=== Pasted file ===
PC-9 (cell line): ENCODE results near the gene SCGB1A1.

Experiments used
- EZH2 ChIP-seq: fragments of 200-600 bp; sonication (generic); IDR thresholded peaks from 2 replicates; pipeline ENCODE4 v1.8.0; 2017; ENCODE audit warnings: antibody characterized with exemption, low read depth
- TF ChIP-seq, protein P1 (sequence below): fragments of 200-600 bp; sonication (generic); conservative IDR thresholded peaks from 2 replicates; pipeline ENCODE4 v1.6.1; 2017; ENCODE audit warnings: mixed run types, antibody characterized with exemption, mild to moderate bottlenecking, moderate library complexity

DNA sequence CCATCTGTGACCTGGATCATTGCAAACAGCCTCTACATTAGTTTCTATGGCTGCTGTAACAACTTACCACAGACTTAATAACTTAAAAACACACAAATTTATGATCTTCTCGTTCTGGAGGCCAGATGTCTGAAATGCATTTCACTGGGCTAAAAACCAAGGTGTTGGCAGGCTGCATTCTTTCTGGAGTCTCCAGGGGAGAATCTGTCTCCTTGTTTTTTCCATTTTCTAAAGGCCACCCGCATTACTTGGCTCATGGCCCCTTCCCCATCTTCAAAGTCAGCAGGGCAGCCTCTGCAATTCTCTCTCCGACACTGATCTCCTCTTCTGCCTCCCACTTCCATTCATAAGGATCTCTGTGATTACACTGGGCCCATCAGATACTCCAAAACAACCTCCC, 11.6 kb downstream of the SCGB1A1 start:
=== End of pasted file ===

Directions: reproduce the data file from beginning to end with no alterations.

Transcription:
PC-9 (cell line): ENCODE results near the gene SCGB1A1.

Experiments used
- EZH2 ChIP-seq: fragments of 200-600 bp; sonication (generic); IDR thresholded peaks from 2 replicates; pipeline ENCODE4 v1.8.0; 2017; ENCODE audit warnings: antibody characterized with exemption, low read depth
- TF ChIP-seq, protein P1 (sequence below): fragments of 200-600 bp; sonication (generic); conservative IDR thresholded peaks from 2 replicates; pipeline ENCODE4 v1.6.1; 2017; ENCODE audit warnings: mixed run types, antibody characterized with exemption, mild to moderate bottlenecking, moderate library complexity

DNA sequence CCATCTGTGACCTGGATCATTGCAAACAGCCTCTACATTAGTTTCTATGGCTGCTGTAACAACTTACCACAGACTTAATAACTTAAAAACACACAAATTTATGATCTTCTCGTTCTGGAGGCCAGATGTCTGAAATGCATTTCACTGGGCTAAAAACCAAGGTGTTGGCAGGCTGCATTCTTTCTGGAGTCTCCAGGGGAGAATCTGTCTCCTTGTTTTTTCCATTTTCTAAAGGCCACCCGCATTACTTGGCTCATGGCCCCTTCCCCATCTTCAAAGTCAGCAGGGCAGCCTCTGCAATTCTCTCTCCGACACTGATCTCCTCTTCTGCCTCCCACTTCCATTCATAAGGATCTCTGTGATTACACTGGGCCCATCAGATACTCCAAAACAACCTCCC, 11.6 kb downstream of the SCGB1A1 start: